A new release by Open Text should help alleviate the network and bandwidth challenges often faced by employees whose jobs rely on remotely accessing Unix applications, a company executive said.
"Traditional Unix applications are extremely network and bandwidth intensive," said Xavier Chaillot, director of product management for Hummingbird, the Open Text Connectivity Solutions Group.
The new product, ExceedFreedom, is an add-on to Exceed, an application that allows users to access Unix applications on a Windows desktop.
But the display protocol that provides this graphical user interface to Unix applications is "extremely chatty", said Chaillot, therefore ExceedFreedom makes sharing Unix desktops and applications easier by reducing the bandwidth requirements of Unix X11 applications by a factor of 100.
For instance, businesses that employ financial applications and access them remotely would save time connecting to the system. Specifically, he said, a process that would have taken 10-minutes would only take 15-30 seconds.
He added remote users can work on the same application via a shared screen, much like a "video conference for your Unix applications."
Also, it has a suspend and resume functionality so users need not waste time disconnecting from an application when it's not in use, and re-connecting again later on.
Along the same vein, the add-on comes with a crash and resume feature. In the event of a system crash or connection failure, the user can avoid the risk of losing information, said Chaillot. "The minute the connection restores, you will find yourself back in the exact same place in the exact same environment."
Considering the "explosion of people working remotely", added Chaillot, bandwidth is increasingly an issue not for the lack of availability but for its reliability.
ExceedFreedom is application agnostic and doesn't require any special installation "and automatically all your Unix applications become collaborative, become mobile," he said.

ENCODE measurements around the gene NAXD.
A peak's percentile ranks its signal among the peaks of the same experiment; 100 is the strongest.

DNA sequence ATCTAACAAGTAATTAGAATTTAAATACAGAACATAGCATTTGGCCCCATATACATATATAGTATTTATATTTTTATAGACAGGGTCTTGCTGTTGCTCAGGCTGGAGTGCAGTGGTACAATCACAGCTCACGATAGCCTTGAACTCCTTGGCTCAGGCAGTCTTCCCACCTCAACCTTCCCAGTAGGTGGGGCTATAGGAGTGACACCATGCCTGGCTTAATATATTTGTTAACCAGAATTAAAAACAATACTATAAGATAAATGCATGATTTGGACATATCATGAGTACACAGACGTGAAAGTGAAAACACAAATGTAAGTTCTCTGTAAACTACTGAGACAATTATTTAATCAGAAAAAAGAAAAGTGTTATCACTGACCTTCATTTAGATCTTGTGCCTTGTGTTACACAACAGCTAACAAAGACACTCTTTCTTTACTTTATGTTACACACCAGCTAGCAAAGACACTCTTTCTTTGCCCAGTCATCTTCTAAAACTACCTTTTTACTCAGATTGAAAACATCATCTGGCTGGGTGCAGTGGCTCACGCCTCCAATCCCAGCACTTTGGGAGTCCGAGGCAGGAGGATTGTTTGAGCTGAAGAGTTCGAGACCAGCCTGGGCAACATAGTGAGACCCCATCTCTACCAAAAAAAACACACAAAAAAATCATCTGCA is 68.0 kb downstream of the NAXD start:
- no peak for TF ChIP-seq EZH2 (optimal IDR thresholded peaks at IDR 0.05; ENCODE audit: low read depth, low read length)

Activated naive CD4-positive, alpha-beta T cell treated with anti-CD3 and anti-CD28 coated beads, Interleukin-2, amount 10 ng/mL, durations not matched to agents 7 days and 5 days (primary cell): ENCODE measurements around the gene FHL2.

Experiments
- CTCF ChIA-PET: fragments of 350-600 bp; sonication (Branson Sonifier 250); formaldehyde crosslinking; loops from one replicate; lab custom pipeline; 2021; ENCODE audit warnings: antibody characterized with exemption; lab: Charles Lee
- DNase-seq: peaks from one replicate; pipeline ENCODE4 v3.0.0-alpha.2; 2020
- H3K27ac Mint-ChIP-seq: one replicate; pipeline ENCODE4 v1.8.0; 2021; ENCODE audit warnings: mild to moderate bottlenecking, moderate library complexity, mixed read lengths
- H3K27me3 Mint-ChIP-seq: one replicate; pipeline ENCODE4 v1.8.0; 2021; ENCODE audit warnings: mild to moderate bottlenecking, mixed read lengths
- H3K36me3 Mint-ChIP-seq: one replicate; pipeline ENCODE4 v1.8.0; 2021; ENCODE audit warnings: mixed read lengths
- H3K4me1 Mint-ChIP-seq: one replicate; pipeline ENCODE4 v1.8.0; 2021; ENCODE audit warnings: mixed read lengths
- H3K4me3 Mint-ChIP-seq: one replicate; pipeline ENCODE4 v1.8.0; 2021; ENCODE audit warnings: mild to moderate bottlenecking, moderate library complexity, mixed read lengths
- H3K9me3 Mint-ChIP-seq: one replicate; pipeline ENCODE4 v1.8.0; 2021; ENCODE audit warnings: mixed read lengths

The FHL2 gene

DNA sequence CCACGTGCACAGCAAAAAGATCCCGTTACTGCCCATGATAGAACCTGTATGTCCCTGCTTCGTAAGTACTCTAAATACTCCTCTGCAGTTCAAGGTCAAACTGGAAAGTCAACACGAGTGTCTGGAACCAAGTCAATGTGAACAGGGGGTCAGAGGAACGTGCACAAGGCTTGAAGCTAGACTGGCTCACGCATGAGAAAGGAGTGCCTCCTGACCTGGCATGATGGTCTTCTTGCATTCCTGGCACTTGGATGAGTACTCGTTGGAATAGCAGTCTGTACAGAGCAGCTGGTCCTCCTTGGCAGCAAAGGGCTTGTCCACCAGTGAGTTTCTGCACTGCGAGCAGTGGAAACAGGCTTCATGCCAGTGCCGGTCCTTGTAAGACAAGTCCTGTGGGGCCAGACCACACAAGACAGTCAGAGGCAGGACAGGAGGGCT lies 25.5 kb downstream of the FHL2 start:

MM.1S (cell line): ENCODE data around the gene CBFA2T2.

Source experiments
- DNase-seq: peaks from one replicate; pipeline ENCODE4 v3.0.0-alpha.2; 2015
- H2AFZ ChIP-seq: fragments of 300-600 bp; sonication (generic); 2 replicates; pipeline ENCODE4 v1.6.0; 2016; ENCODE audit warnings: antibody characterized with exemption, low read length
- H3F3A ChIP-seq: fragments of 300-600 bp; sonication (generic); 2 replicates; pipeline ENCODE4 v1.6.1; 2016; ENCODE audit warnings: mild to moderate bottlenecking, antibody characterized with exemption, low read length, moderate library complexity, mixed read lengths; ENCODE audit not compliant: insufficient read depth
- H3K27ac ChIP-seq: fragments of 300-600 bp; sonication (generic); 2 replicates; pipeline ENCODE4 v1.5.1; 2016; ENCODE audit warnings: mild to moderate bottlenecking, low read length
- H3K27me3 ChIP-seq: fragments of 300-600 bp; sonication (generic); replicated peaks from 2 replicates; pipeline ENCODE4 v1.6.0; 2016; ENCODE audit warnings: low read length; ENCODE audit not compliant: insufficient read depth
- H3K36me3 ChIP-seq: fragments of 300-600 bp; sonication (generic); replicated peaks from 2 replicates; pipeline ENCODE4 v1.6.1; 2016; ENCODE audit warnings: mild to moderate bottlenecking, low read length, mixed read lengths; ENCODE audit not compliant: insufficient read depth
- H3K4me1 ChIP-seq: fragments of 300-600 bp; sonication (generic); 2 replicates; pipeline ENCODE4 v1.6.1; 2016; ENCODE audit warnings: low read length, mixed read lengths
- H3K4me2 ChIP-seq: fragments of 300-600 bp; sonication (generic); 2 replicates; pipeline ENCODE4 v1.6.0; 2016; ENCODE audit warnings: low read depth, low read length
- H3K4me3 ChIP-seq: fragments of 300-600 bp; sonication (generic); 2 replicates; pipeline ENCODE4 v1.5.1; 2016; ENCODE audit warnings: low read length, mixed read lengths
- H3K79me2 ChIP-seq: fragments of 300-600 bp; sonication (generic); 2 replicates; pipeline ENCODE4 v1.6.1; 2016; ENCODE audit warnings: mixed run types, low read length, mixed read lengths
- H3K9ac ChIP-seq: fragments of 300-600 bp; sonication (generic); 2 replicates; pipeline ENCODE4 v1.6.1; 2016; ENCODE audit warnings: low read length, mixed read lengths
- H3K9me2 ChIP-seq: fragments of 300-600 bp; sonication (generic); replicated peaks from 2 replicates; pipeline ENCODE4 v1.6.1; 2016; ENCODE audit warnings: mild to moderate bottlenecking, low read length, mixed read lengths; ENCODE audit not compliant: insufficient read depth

It supports Sun Solaris, IBM AIX, HP-UX, Red Hat and SUSE.
The add-on is targeted at any business using Unix applications, regardless of size, said Chaillot, adding that a large number of companies in financial services and research employ Unix environments.
Besides the time savings of a faster and more reliable connection to Unix applications, this could also mean lowered infrastructure costs, he said, by being able to allocate the freed-up bandwidth to other operational areas.
Open Text's general manager, Eugene Cherny, said the add-on "addresses real-time collaboration, mobility and resource streamlining" for organisations.
Additionally, IT departments can consolidate over-distributed and under-used Unix servers to centralised application centres, the company said.
Research firm Gartner noted that Windows and Linux operating systems are gaining an increasingly larger share of data center environments as inexpensive x86 servers take over the work traditionally the domain of Unix operating systems.
However, users of Unix systems need not worry because it will remain core in datacentres. "Nobody is achieving great growth, but nobody is dying," said analyst John Enck, of the major Unix systems. "There is stability."
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